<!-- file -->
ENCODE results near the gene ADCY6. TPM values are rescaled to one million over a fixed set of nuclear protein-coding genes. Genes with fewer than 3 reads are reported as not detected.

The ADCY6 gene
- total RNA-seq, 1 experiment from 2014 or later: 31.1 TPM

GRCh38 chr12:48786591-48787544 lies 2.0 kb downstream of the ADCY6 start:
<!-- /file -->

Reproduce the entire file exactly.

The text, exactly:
ENCODE results near the gene ADCY6. TPM values are rescaled to one million over a fixed set of nuclear protein-coding genes. Genes with fewer than 3 reads are reported as not detected.

The ADCY6 gene
- total RNA-seq, 1 experiment from 2014 or later: 31.1 TPM

GRCh38 chr12:48786591-48787544 lies 2.0 kb downstream of the ADCY6 start: